These days I make a point to catch up with him every few weeks.  Occasionally he picks up the phone to my mournful wailing.  You know, the usual “My life is in shambles!” call.  But I think we have been truly blessed to watch each other over the years, as we find our callings, pursue our passions, and slowly grow into the kind of person we always wanted to be.  And D—, if you’re reading this, you can be sure that “honey bunny” is forever eliminated from my vocabulary.  I doubt it would ever make its appearance again in my future relationships.  Because seriously, wtf were we smoking?

Yours truly,

“Honey bunny”

Pumpkin Cheesecake with Gingersnap Crust from Cook & Be Merry

Two weeks ago I presented a Nature paper in my lab’s journal club that relates to butterfly research.  It was incredibly beautiful and awe-inspiring work in a discipline that is small and often overshadowed by the glitziness of immunology, cancer, and other biomedical research.  And even though this type of “fringe” science doesn’t directly benefit medicine, the coolest research—in my opinion—is the type that delves into nature’s biggest curiosities.  In this case, this paper is about magentoreception (or the ability to sense magnetism) in butterflies, and its possible role in directing the migration of this insect and other animals that exhibit migratory behavior.

Every year during the fall, thousands of butterflies fly from US and Canada down to Mexico to spend winter at the exact same fir grove.  How spectacular would it be to actually witness this sight in person?  Thousands of orange, fluttering leaves that litter the sky, cover the ground, and land on trunks of trees.  The mysterious thing is that this behavior isn’t taught; it is innate.  Some wiring in their brains allows them to pinpoint the correct direction, through disparate weather and rough terrains, to find their way to safe haven.

About two years ago, the same guy who published the paper I presented, also discovered that the butterfly “compass” is time and sun sensitive.  Say, for example, at 10 AM, the butterflies know to steer to the right of the sun in order to fly southwest.  But at 4 PM, they fly straight toward the sun so that they can maintain the same trajectory.  This means that the butterflies have linked the ability to sense the position of the sun in the sky to their circadian rhythm.  If you take butterflies with a skewed day cycle (ie. wake up at 1 PM instead of 7 AM), they would fly to the right of the sun at 4 PM as if they thought it were 10 AM.  And here’s the kicker: the butterflies require their antennae in order to do this.  This led to the discovery of a separate circadian center in the antennae that is also similar to the circadian clock found in their brains.

Besides from the “time compensated sun compass,” the butterflies also possess two Cryptochrome proteins that are known to be magnetosensitive in other animals; however, to my knowledge, it has not been shown whether butterflies use the earth’s magnetic poles in migration.  In the paper that I presented, the scientists use fruit flies, which also possess their own Cry proteins and exhibits avoidance of magnetic fields, to study butterfly Cry proteins.  First, they expressed butterfly Cry in mutant fruit flies that are unable to generate normal Cry proteins on their own.  Amazingly, they proved that butterfly Cry was enough to rescue the magnetic sensitive behavior in these mutant flies even though they are completely different species!  Second, they show that this effect of the Cry proteins is dependent on UV light.  Finally, they also show that the Cry proteins work through a mechanisms different from the one that has been the convention of thought for a long time.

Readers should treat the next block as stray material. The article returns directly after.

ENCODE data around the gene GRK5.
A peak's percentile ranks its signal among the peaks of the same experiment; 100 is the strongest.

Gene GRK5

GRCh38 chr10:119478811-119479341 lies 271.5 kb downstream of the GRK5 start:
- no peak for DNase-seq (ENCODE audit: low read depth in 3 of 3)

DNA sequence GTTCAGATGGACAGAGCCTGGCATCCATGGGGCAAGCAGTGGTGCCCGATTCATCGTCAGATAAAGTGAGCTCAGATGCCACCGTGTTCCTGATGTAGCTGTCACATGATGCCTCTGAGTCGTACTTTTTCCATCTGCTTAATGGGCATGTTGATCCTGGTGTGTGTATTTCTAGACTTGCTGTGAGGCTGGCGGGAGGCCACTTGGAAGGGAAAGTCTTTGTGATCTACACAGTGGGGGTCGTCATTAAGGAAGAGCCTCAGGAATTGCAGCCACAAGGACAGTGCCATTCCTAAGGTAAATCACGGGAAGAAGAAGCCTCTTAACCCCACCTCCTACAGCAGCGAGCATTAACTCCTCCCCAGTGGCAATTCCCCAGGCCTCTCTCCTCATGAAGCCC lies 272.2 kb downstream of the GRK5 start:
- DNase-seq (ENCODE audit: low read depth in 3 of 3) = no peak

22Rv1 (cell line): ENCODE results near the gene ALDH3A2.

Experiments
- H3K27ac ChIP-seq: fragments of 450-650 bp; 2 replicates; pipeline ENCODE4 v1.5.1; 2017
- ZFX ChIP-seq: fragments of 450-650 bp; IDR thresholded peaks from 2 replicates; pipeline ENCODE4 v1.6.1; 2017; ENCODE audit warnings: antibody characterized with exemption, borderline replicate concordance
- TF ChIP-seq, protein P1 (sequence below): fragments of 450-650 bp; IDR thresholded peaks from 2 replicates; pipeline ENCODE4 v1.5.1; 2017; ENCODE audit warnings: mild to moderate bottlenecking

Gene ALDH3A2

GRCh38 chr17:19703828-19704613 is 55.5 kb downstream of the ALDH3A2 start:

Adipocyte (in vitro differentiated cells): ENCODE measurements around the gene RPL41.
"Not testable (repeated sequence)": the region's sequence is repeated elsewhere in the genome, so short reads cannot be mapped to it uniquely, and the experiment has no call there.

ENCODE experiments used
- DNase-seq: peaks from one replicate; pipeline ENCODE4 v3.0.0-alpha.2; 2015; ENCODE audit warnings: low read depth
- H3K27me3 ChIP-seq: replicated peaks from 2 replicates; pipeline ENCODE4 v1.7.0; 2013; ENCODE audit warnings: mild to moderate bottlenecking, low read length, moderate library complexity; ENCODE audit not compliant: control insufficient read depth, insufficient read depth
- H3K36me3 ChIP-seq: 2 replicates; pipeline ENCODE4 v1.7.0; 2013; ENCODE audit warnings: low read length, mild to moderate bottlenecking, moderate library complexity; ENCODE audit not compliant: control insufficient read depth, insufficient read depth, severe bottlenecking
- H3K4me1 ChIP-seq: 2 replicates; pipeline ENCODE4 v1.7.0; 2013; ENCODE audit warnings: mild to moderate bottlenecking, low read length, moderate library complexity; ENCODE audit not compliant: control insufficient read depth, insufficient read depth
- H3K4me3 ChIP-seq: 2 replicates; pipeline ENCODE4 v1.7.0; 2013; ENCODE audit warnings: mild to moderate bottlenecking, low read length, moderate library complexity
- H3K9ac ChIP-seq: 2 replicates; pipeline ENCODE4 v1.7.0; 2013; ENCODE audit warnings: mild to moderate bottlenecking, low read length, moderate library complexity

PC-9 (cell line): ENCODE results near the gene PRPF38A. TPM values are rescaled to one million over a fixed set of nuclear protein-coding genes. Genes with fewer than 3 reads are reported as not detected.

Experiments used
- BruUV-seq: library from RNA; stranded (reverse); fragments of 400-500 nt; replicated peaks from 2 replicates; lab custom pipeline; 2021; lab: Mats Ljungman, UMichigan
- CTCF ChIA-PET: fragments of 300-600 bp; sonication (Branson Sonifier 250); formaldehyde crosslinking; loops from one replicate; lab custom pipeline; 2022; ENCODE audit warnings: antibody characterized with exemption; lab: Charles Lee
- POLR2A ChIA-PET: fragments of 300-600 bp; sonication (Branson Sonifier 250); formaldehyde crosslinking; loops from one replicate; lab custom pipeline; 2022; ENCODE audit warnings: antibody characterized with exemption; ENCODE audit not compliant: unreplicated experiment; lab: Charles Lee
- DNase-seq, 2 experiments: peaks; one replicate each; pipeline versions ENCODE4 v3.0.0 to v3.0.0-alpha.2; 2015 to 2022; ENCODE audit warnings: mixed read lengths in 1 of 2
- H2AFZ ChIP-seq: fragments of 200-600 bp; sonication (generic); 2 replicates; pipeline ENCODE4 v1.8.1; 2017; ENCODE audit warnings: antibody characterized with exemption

I can’t wait until they finally find how magnetoreception factors in butterfly behavior and how the Cry proteins are involved at a molecular level.  But even as we are closer to revealing the mechanism of magnetoreception, we are still far from understanding all the factors that combine to initiate the butterflies’ southward journey.  What I love about natural phenomenons like this—which seems so astoundingly complex and beyond understanding—is that they may actually have a strong genetic component that is in itself simple yet sophisticated.  This simple yet intricate nature of such natural mysteries is what drives scientists to come up with unique and creative experiments to explore these questions.  Even if you aren’t a scientist, I hope you share my enthusiasm for such outstanding science as this.

Cheesecake Brownies from Smitten Kitchen

This Saturday I stayed home to recover from a cold.  To satiate my chocolate craving, I made cheesecake brownies.  When they’re fresh out of the oven, the brownie part has a more cake-like texture, which I generally prefer.  If you like your brownies chewy, then just cool them in the fridge for a few hours.  But overall, these were yummy.  Especially since it has cheesecake in it, and cream cheese makes everything taste better.  I wanted there to be a clear separation of cheesecake topping and brownie so I tried not to mix the two layers too much while I was marbling them.  I’d eat it warm with a cup of milk. By the way, I love how Smitten Kitchen always has easy-to-make recipes that usually require no more than two bowls to make!